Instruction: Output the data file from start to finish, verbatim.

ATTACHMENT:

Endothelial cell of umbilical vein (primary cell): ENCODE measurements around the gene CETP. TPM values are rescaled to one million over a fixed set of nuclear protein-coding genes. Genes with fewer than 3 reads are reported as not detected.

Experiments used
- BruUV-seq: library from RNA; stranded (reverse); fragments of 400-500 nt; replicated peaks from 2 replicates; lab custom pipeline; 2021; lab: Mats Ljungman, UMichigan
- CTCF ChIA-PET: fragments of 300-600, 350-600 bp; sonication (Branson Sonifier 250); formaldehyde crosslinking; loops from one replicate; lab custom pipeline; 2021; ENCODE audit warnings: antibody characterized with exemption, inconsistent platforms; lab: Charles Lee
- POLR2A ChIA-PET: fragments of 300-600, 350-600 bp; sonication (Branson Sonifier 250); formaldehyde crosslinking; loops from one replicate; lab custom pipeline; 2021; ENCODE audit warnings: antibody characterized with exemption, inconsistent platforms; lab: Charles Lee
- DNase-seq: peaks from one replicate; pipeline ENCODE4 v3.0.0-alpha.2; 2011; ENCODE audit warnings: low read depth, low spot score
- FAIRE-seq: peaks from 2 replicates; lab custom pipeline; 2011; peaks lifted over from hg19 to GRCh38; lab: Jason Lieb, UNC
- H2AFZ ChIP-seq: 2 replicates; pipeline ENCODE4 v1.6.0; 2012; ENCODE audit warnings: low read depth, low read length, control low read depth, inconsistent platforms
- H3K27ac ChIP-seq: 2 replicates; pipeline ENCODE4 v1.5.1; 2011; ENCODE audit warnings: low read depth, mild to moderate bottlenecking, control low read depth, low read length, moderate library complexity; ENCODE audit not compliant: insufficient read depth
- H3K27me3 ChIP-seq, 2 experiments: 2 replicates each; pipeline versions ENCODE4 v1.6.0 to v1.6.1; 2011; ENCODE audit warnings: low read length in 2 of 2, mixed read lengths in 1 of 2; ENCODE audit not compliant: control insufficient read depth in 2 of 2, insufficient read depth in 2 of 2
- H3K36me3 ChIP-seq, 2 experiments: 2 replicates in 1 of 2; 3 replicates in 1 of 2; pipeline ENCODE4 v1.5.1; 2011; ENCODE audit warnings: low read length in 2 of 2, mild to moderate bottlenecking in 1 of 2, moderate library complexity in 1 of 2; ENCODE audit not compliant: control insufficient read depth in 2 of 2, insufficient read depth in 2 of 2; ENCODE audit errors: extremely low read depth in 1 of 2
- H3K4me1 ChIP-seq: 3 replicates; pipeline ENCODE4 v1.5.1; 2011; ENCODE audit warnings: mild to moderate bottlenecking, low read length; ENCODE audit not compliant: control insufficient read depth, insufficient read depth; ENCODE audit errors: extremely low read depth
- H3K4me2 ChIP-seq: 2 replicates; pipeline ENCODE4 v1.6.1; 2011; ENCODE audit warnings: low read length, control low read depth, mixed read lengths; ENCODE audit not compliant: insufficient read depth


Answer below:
Endothelial cell of umbilical vein (primary cell): ENCODE measurements around the gene CETP. TPM values are rescaled to one million over a fixed set of nuclear protein-coding genes. Genes with fewer than 3 reads are reported as not detected.

Experiments used
- BruUV-seq: library from RNA; stranded (reverse); fragments of 400-500 nt; replicated peaks from 2 replicates; lab custom pipeline; 2021; lab: Mats Ljungman, UMichigan
- CTCF ChIA-PET: fragments of 300-600, 350-600 bp; sonication (Branson Sonifier 250); formaldehyde crosslinking; loops from one replicate; lab custom pipeline; 2021; ENCODE audit warnings: antibody characterized with exemption, inconsistent platforms; lab: Charles Lee
- POLR2A ChIA-PET: fragments of 300-600, 350-600 bp; sonication (Branson Sonifier 250); formaldehyde crosslinking; loops from one replicate; lab custom pipeline; 2021; ENCODE audit warnings: antibody characterized with exemption, inconsistent platforms; lab: Charles Lee
- DNase-seq: peaks from one replicate; pipeline ENCODE4 v3.0.0-alpha.2; 2011; ENCODE audit warnings: low read depth, low spot score
- FAIRE-seq: peaks from 2 replicates; lab custom pipeline; 2011; peaks lifted over from hg19 to GRCh38; lab: Jason Lieb, UNC
- H2AFZ ChIP-seq: 2 replicates; pipeline ENCODE4 v1.6.0; 2012; ENCODE audit warnings: low read depth, low read length, control low read depth, inconsistent platforms
- H3K27ac ChIP-seq: 2 replicates; pipeline ENCODE4 v1.5.1; 2011; ENCODE audit warnings: low read depth, mild to moderate bottlenecking, control low read depth, low read length, moderate library complexity; ENCODE audit not compliant: insufficient read depth
- H3K27me3 ChIP-seq, 2 experiments: 2 replicates each; pipeline versions ENCODE4 v1.6.0 to v1.6.1; 2011; ENCODE audit warnings: low read length in 2 of 2, mixed read lengths in 1 of 2; ENCODE audit not compliant: control insufficient read depth in 2 of 2, insufficient read depth in 2 of 2
- H3K36me3 ChIP-seq, 2 experiments: 2 replicates in 1 of 2; 3 replicates in 1 of 2; pipeline ENCODE4 v1.5.1; 2011; ENCODE audit warnings: low read length in 2 of 2, mild to moderate bottlenecking in 1 of 2, moderate library complexity in 1 of 2; ENCODE audit not compliant: control insufficient read depth in 2 of 2, insufficient read depth in 2 of 2; ENCODE audit errors: extremely low read depth in 1 of 2
- H3K4me1 ChIP-seq: 3 replicates; pipeline ENCODE4 v1.5.1; 2011; ENCODE audit warnings: mild to moderate bottlenecking, low read length; ENCODE audit not compliant: control insufficient read depth, insufficient read depth; ENCODE audit errors: extremely low read depth
- H3K4me2 ChIP-seq: 2 replicates; pipeline ENCODE4 v1.6.1; 2011; ENCODE audit warnings: low read length, control low read depth, mixed read lengths; ENCODE audit not compliant: insufficient read depth